Frequently Asked Questions
Should I talk to the police if I am arrested?
The safest thing to do is say nothing. If you are in custody at the police station or are being detained elsewhere (in a police car, at an alleged crime scene, etc.), be polite and respectful but firmly tell the police that you do not want to discuss anything with them. The only information you should offer is your name. Ask to speak to your lawyer if you have one or to an on-call legal aid lawyer if you don’t. Even if you tell the police you are not interested in talking, they will try to get you to talk. Don’t do it! Unless you are absolutely certain that you have done nothing wrong, you will only hurt yourself by trying to “talk your way out” of the situation. Plenty have tried and lived to regret it.
What are “particulars”?
The term “particulars” refers to the package of documents that the prosecutor gives you or your lawyer when you are charged with an offence. These documents include a summary prepared by the police of the evidence against you and things like witness statements and police officer’s notes.
What should I wear when I go to court?
Dress the way you would if you were interviewing for a job in an office or a bank. That means no jeans, shorts or runners. For men, I suggest a nice pair of dress pants or khakis and a shirt with a collar. For women, I recommend dress pants or a skirt and a shirt with a collar or a nice blouse. If you have suits and like to wear them, a conservative suit and tie are appropriate too.
What is the “Crown”?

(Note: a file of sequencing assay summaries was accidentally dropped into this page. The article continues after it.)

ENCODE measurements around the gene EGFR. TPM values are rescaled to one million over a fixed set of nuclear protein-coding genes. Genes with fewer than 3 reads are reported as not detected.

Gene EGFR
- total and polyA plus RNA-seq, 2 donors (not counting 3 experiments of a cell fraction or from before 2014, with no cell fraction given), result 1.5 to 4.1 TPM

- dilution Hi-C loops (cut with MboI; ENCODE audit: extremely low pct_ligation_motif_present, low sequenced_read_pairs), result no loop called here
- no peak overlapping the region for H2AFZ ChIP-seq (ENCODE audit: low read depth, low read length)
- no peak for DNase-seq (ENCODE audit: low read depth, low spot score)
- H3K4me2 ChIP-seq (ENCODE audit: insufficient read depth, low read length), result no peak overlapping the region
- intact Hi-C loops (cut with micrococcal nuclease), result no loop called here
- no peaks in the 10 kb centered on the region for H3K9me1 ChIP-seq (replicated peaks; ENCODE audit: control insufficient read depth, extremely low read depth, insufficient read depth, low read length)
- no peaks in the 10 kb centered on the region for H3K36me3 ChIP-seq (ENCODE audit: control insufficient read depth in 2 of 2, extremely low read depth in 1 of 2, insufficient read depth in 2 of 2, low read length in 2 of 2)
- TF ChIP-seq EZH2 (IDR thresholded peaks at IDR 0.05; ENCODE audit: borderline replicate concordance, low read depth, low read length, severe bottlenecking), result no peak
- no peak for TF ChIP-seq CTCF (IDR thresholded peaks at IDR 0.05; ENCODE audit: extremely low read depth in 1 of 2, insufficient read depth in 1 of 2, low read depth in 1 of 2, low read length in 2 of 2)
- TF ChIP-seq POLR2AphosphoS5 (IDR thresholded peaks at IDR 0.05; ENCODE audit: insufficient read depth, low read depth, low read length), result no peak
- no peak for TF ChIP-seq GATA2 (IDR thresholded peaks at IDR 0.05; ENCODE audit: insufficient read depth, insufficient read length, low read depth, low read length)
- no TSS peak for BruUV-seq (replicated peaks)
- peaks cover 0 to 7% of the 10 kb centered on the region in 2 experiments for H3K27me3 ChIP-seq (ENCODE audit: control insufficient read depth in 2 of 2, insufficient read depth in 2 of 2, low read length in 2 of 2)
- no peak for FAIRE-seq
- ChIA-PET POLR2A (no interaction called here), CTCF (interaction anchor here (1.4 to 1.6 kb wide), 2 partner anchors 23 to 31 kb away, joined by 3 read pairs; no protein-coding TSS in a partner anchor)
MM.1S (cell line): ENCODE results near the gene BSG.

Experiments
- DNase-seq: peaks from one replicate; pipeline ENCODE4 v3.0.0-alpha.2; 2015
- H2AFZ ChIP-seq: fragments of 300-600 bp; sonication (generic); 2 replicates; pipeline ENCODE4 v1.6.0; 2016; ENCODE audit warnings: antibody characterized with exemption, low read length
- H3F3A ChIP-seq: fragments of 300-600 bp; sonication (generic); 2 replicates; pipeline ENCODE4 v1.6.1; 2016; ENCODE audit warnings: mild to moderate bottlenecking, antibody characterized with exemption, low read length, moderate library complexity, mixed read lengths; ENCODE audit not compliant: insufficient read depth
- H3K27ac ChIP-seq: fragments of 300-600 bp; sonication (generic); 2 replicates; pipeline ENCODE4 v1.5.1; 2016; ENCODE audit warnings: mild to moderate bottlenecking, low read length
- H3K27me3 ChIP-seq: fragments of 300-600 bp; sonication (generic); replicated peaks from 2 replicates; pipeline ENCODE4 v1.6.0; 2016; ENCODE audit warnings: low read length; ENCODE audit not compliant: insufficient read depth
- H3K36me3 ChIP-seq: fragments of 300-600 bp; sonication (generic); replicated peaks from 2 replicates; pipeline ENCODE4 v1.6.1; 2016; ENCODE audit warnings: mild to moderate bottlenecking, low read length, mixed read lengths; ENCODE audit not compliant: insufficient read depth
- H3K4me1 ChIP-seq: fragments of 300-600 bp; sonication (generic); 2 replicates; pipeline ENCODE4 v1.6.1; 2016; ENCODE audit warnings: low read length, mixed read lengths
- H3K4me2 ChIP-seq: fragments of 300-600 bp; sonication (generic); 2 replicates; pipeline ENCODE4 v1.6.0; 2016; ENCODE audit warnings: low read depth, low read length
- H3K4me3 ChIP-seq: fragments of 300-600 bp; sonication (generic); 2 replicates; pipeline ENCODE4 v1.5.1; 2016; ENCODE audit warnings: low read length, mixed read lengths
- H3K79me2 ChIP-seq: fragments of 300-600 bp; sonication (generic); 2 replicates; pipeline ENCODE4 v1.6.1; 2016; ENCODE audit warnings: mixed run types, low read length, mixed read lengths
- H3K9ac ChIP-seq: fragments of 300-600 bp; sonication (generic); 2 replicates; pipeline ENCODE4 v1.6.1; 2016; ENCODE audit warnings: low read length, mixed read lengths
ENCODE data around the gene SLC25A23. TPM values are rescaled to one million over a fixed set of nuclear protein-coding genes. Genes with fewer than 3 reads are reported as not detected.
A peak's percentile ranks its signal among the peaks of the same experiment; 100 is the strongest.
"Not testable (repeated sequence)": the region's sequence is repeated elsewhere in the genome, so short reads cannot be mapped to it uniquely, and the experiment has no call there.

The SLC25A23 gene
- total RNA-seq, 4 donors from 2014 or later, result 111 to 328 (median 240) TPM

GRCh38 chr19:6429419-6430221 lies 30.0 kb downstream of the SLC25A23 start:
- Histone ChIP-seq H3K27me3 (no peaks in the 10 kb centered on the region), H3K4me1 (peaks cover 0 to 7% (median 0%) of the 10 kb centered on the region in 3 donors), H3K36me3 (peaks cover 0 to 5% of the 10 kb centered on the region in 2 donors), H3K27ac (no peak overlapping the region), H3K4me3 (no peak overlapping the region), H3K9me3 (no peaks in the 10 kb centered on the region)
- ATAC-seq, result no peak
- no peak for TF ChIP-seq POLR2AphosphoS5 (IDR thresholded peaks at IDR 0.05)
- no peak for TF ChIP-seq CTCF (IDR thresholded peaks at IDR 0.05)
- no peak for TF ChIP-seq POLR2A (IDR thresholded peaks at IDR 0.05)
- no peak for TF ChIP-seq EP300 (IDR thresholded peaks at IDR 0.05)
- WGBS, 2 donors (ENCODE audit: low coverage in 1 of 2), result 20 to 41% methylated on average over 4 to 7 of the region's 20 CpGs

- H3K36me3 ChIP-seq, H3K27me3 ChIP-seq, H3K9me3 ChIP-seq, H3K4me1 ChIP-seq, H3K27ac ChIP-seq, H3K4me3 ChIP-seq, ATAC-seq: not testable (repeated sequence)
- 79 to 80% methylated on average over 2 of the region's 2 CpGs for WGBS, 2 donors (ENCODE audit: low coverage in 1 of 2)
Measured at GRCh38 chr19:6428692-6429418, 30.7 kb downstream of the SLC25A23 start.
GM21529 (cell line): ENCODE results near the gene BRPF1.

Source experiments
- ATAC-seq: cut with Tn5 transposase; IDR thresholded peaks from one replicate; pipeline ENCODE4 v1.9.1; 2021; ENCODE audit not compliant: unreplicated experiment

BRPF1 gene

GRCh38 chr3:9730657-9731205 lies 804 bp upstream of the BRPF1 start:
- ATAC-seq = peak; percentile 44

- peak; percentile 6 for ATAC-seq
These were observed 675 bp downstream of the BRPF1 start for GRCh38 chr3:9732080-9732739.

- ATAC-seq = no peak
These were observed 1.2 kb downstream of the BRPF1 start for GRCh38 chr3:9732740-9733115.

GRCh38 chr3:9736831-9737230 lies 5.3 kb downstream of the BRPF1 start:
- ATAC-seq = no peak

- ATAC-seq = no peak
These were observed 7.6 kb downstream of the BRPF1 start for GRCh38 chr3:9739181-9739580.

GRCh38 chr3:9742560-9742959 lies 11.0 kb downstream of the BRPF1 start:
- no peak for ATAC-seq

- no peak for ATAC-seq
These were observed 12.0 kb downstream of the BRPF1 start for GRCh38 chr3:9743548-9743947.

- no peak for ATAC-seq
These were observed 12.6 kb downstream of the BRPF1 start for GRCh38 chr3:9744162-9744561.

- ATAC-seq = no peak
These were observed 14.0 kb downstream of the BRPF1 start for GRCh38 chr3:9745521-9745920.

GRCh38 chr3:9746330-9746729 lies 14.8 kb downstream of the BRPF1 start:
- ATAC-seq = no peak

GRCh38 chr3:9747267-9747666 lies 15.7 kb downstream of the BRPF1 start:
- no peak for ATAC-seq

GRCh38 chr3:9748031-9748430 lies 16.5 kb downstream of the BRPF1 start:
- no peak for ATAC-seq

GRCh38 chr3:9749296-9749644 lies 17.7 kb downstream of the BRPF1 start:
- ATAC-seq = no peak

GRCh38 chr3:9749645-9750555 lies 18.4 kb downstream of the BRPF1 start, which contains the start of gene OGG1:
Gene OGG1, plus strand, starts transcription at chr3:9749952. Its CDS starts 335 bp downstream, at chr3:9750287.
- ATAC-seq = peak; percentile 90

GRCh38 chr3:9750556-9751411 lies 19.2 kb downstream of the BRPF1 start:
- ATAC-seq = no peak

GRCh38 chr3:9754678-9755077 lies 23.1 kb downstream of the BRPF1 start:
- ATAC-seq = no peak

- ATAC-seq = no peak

The term “Crown” refers to the provincial or federal government, depending on the level of government that is responsible for prosecuting the charges that have been laid against you. Most charges are prosecuted by the provincial government or “Provincial Crown”. Drug offences are prosecuted by the “Federal Crown”.
What does “Crown counsel” mean?
Crown counsel is the prosecutor or government lawyer who represents the government in criminal cases.
What are “alternative measures”?
At the option of the prosecutor, the Crown can elect not to proceed with a case if the offender participates in an authorized program for offenders geared toward rehabilitation. The specific requirements for each offender are unique but usually include some form of counseling (e.g., anger management in an assault case) and mandatory community service (e.g., 20 hours at a shelter for homeless people). Upon completion of the required program, the Crown stays the charges and the accused avoids a criminal record for the offence.
What is a “conditional” or “absolute discharge”?
When an accused has been convicted of an offence or entered a guilty plea to it, as long as the offence does not carry a minimum sentence and does not have a maximum sentence of 14 years or more, the judge may “discharge” the accused rather than enter a conviction and sentence him or her. If you are “discharged”, you are “deemed” not to have been convicted. In plain English, that means that although you were convicted or pleaded guilty, in the eyes of the law you are treated as if you were never convicted at all and you do not receive a criminal record for the offence. When a discharge is conditional, it does not take effect until certain conditions have been satisfied. Usually the conditions include keeping the peace and being of good behaviour for at least a year.